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Sgt. Curtis G. Culin : "Hedgerow Buster"

Discussion in 'WWII Obituaries' started by Biak, Feb 9, 2012.

  1. Biak

    Biak Adjutant Patron  

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    The great success of the D-Day landings was almost lost until an Army National Guard Noncommissioned Officer’s ingenious plan saved the breakout from the beaches and sealed the victory for Allied forces in the Normandy Campaign.
    Four days after D-Day, June 6, 1944, Allied forces had penetrated about 25 miles inland. There, Gen. Omar N. Bradley’s First U.S. Army was bogged down in the hedgerows of Normandy.
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    The hedgerows of the Norman countryside, thick hedges three to five feet high, all atop centuries-old compressions of roots, vines and dirt three feet thick, presented a considerable tactical obstacle for the U.S. Army. When a tank attempted to transit the thick hedgerow vegetation, it rode up and exposed its lightly armored underbelly to German anti-tank weapons, or the tank simply became entangled and immobilized. Explosives were tried but this alerted German forces to the location of the breech and caused many casualties. Enter Sgt. Curtis G. Culin, 29, a citizen-soldier of the New Jersey National Guard’s 102nd Cavalry Reconnaissance Squadron. In one of the finest examples of battlefield innovation in the history of American warfare, Sgt. Culin, in collaboration with three others from his unit, spent July 9-13, 1944, designing a four-pronged plow using iron from German roadblocks and beach defenses.
    Nicknamed the “rhino,” the plow was mounted to the front of light and medium tanks, namely the M4 Sherman. The New York Times reported in a 1944 dispatch that the “simple attachment was thought up by Culin overnight and was manufactured for 500 tanks in 48 hours.” With the rhino attached to its front, the Sherman tanks cut a path straight through the hedgerows.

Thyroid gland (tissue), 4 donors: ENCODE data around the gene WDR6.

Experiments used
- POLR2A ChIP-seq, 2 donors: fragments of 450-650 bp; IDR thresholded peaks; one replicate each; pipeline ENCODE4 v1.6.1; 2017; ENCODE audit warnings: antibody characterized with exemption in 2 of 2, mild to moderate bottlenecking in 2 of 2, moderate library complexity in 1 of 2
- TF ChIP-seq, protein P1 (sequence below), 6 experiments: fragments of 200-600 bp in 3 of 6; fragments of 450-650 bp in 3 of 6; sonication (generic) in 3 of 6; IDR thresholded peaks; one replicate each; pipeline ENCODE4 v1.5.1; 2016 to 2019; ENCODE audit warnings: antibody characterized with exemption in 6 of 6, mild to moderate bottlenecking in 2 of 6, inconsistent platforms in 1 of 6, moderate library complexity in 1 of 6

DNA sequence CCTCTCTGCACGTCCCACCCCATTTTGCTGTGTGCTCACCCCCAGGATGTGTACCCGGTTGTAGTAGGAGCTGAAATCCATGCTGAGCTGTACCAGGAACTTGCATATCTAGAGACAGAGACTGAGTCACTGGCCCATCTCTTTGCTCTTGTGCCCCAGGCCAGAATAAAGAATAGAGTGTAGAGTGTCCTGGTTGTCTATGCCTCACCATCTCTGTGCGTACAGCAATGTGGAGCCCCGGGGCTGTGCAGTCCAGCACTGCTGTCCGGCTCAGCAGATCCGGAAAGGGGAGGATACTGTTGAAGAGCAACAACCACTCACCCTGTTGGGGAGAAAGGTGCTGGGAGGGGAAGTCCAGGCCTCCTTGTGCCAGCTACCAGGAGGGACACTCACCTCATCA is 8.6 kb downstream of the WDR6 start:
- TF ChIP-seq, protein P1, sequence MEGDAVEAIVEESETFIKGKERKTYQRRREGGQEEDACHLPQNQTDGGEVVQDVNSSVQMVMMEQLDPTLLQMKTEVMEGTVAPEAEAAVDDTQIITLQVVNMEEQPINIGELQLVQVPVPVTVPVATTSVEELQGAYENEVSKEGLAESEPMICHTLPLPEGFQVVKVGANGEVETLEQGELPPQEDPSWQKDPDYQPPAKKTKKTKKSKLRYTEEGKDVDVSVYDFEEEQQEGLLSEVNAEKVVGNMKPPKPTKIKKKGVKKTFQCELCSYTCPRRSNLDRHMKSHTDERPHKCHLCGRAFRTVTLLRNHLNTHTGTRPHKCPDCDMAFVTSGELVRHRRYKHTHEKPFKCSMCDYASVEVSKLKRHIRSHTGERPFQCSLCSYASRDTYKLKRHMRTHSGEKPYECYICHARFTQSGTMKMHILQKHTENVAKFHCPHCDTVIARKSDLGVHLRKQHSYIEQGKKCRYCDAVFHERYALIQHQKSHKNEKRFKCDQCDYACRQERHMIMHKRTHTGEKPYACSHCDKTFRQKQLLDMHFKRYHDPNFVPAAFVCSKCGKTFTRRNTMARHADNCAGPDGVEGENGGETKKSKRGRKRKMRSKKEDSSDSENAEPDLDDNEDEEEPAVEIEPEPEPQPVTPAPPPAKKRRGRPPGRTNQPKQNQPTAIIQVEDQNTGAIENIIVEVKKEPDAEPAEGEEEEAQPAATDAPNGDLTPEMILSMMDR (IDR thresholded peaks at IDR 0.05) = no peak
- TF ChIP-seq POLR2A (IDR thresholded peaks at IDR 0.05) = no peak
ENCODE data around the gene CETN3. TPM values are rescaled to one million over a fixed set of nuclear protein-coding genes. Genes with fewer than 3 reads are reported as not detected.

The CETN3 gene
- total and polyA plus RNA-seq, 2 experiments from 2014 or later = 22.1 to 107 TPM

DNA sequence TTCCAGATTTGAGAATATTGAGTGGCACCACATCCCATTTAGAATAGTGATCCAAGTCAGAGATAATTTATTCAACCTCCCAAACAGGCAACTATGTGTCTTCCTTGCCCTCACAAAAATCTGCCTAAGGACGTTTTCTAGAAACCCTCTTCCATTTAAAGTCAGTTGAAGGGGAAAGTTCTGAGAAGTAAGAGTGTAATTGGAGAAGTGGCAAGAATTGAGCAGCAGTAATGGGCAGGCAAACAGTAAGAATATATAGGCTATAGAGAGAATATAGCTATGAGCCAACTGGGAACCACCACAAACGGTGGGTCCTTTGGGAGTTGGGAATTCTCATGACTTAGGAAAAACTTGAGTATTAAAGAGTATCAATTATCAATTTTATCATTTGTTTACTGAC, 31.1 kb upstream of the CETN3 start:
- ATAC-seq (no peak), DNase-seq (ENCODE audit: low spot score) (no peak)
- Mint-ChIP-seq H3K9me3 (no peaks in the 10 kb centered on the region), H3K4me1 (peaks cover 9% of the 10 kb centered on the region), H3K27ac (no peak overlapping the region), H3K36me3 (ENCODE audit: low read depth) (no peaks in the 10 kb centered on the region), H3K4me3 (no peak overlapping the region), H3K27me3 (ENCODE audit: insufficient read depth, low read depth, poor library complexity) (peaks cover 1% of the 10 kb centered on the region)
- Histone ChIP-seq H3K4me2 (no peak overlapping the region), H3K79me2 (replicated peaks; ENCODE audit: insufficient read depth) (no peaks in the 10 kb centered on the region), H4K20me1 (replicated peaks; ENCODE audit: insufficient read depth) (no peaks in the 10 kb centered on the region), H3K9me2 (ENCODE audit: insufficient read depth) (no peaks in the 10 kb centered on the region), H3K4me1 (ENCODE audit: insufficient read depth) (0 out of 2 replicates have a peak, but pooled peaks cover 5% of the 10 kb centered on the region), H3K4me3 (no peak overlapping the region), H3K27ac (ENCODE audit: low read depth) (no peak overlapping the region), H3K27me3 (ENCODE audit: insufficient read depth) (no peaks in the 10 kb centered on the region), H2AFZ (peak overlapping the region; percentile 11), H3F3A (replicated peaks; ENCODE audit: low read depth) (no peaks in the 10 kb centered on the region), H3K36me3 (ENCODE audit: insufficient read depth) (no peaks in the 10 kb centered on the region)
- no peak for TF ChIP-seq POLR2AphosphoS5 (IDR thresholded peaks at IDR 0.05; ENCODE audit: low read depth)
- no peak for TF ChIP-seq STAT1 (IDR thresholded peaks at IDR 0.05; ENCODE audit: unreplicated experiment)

The rhino outfitted tanks caught the Germans completely by surprise and Gen. Bradley’s First U.S. Army made a successful breakthrough of enemy lines at St. Lo on July 25, 1944 - the breakthrough that carried to the Siegfried line and ultimately led to victory in Europe less than a year later.
    For their efforts in designing the rhino plow, Sgt. Culin and the three other members of the 102nd Cavalry, including one officer who insisted it would never work, were awarded the Legion of Merit. Later in 1944, Sgt. Culin lost his left foot and had part of his right thigh blown off in the savage fighting in Germany’s Huertgen Forest.
    The Supreme Allied Commander, Gen. Dwight Eisenhower, credited the rhino plow with restoring the effectiveness of the tank in leading the drive to liberate France and for providing a “tremendous boost to morale throughout the Army.”